Daytime Habit Can Be a Sign of Dementia

According to the Alzheimer’s Society, there are currently over six million people living with dementia in the United States and 900,000 in the United Kingdom.

Some early signs of dementia include difficulty concentrating, mood changes, confusion, and memory loss. However, one doctor who spoke to The Express highlighted a hidden symptom that can be a significant sign.

Although there isn’t a cure for dementia, early detection can ensure the condition is managed, and you will be able to access help.

The ‘hidden’ dementia sign

Professor of medicine at Weill Cornell Medicine in Qatar, Dr. Rayaz Malik, warned that taking naps throughout the day may be a sign of dementia, saying, “Taking frequent daytime naps is also a notable behavior associated with certain conditions, including dementia, and losing interest in friends and family is a sign that may indicate dementia.”

Alzheimer’s Research UK backs Malik’s statement. Head of Policy from Alzheimer’s Research UK, Dr. Susan Mitchell, said, “Unusual sleep patterns are common for people with dementia, but research suggests that sleep changes could be apparent long before any symptoms like memory loss start to show.”

According to research, it appears to apply only to older individuals. In a kind of paradox, scientists in the United States have suggested that those who take naps more frequently when they get older are increasingly likely to get dementia. Still, those who have dementia are more likely to nap.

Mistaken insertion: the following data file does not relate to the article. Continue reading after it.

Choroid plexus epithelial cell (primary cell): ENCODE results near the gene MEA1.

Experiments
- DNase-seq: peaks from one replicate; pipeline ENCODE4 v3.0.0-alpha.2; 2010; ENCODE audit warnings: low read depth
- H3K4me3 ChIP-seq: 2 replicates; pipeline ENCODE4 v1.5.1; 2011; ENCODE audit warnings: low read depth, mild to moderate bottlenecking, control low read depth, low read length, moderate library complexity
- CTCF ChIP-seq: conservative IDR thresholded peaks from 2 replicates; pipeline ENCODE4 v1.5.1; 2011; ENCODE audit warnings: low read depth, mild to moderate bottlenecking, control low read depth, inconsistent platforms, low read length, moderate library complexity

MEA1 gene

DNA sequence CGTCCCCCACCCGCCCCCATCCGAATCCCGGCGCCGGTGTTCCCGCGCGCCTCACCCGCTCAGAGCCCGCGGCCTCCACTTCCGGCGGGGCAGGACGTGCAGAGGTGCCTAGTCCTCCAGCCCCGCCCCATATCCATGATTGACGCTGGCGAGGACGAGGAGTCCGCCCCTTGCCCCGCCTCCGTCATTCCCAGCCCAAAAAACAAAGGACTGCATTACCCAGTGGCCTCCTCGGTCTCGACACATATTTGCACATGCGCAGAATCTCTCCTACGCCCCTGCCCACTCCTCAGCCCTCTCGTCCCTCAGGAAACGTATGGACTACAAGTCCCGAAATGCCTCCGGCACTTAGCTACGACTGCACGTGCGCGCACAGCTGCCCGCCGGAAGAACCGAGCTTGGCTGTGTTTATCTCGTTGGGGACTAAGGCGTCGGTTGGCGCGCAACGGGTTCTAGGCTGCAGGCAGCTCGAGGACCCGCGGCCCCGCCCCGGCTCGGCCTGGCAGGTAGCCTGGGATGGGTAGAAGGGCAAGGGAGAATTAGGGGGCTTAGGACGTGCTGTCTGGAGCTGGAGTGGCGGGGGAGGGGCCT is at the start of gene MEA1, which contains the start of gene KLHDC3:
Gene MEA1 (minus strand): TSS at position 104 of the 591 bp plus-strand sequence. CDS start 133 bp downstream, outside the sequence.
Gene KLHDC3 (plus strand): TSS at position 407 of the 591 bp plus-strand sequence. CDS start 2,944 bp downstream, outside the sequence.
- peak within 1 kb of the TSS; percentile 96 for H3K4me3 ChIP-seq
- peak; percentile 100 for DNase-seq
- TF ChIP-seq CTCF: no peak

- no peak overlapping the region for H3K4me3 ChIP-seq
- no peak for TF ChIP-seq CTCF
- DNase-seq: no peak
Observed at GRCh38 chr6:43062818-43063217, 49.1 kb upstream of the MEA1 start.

How long should we nap?

Experts say a healthy nap is usually around 15-45 minutes. However, the NHS urges that you speak to your physician as it could be a sign of something more serious.

The Alzheimer’s Society agrees with Dr. Malik and says people in the later stages of dementia tend to feel sleepy.

“It is quite common for a person with dementia, especially in the later stages, to spend a lot of their time sleeping — both during the day or night,” explained the charity.

“This can sometimes be distressing for the person’s family and friends, as they may worry something is wrong. Sleeping more and more is a common feature of later-stage dementia. As the disease progresses, the damage to a person’s brain becomes more extensive, and they gradually become weaker and frailer over time.”

In general, sleep problems are common among people with dementia.

The Alzheimer’s Society lists these as: 

  • Becoming disorientated in the dark if the person wakes up to use the toilet.
  • Sleeping during the day and being restless and awake during the night.
  • Staying awake longer and waking up more often during the night.
  • Getting up in the early hours and thinking it’s time to go to work and it’s daytime (time disorientation).
  • Being unable to tell the difference between day and night.

“Nobody completely understands why dementia affects sleeping patterns,” says the society. “For some people, it may be that their internal ‘biological clock,’ which judges what time it is, becomes damaged, so the person starts to feel sleepy at the wrong time of day. Other parts of the brain control whether or not we stay awake, and these may also not work properly if they become damaged.”

Dr. Malik shared other signs of dementia to look out for:

  • Cognitive impairment may lead to difficulty keeping track of the day of the week, month, or even year.
  • Short-term memory loss.
  • Challenges with routine tasks, including driving to familiar places.
  • Spatial and vision awareness.
  • Naming objects becomes challenging.
  • Social interactions can decline.
  • Changes in mood, including depression and over-forgetfulness.

Malik added, “The best thing is to speak to a doctor for them to be evaluated with a short screening test to evaluate memory.”